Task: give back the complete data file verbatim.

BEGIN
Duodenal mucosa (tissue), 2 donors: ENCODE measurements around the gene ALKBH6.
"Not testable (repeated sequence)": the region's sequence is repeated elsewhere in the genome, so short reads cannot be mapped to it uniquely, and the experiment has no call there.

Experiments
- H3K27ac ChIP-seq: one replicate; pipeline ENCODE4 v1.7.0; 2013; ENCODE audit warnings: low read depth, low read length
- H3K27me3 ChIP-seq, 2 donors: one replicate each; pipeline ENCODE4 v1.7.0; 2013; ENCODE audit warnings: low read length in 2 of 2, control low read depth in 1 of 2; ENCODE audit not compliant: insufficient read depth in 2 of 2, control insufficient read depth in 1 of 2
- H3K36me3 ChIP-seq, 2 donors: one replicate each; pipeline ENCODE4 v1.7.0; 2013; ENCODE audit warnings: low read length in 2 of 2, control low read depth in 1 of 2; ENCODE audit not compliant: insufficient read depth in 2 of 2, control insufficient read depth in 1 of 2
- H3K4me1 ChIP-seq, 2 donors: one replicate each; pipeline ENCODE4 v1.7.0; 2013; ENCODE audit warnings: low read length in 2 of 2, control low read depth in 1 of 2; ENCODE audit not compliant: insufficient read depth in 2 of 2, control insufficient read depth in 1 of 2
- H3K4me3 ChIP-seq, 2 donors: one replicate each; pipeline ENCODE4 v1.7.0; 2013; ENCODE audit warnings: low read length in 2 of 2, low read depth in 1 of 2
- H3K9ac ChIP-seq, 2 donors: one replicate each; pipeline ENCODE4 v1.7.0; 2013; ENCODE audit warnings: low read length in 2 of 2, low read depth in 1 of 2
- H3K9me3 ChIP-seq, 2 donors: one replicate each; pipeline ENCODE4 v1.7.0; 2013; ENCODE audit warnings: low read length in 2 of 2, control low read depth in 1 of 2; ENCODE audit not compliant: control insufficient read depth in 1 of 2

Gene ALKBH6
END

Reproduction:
Duodenal mucosa (tissue), 2 donors: ENCODE measurements around the gene ALKBH6.
"Not testable (repeated sequence)": the region's sequence is repeated elsewhere in the genome, so short reads cannot be mapped to it uniquely, and the experiment has no call there.

Experiments
- H3K27ac ChIP-seq: one replicate; pipeline ENCODE4 v1.7.0; 2013; ENCODE audit warnings: low read depth, low read length
- H3K27me3 ChIP-seq, 2 donors: one replicate each; pipeline ENCODE4 v1.7.0; 2013; ENCODE audit warnings: low read length in 2 of 2, control low read depth in 1 of 2; ENCODE audit not compliant: insufficient read depth in 2 of 2, control insufficient read depth in 1 of 2
- H3K36me3 ChIP-seq, 2 donors: one replicate each; pipeline ENCODE4 v1.7.0; 2013; ENCODE audit warnings: low read length in 2 of 2, control low read depth in 1 of 2; ENCODE audit not compliant: insufficient read depth in 2 of 2, control insufficient read depth in 1 of 2
- H3K4me1 ChIP-seq, 2 donors: one replicate each; pipeline ENCODE4 v1.7.0; 2013; ENCODE audit warnings: low read length in 2 of 2, control low read depth in 1 of 2; ENCODE audit not compliant: insufficient read depth in 2 of 2, control insufficient read depth in 1 of 2
- H3K4me3 ChIP-seq, 2 donors: one replicate each; pipeline ENCODE4 v1.7.0; 2013; ENCODE audit warnings: low read length in 2 of 2, low read depth in 1 of 2
- H3K9ac ChIP-seq, 2 donors: one replicate each; pipeline ENCODE4 v1.7.0; 2013; ENCODE audit warnings: low read length in 2 of 2, low read depth in 1 of 2
- H3K9me3 ChIP-seq, 2 donors: one replicate each; pipeline ENCODE4 v1.7.0; 2013; ENCODE audit warnings: low read length in 2 of 2, control low read depth in 1 of 2; ENCODE audit not compliant: control insufficient read depth in 1 of 2

Gene ALKBH6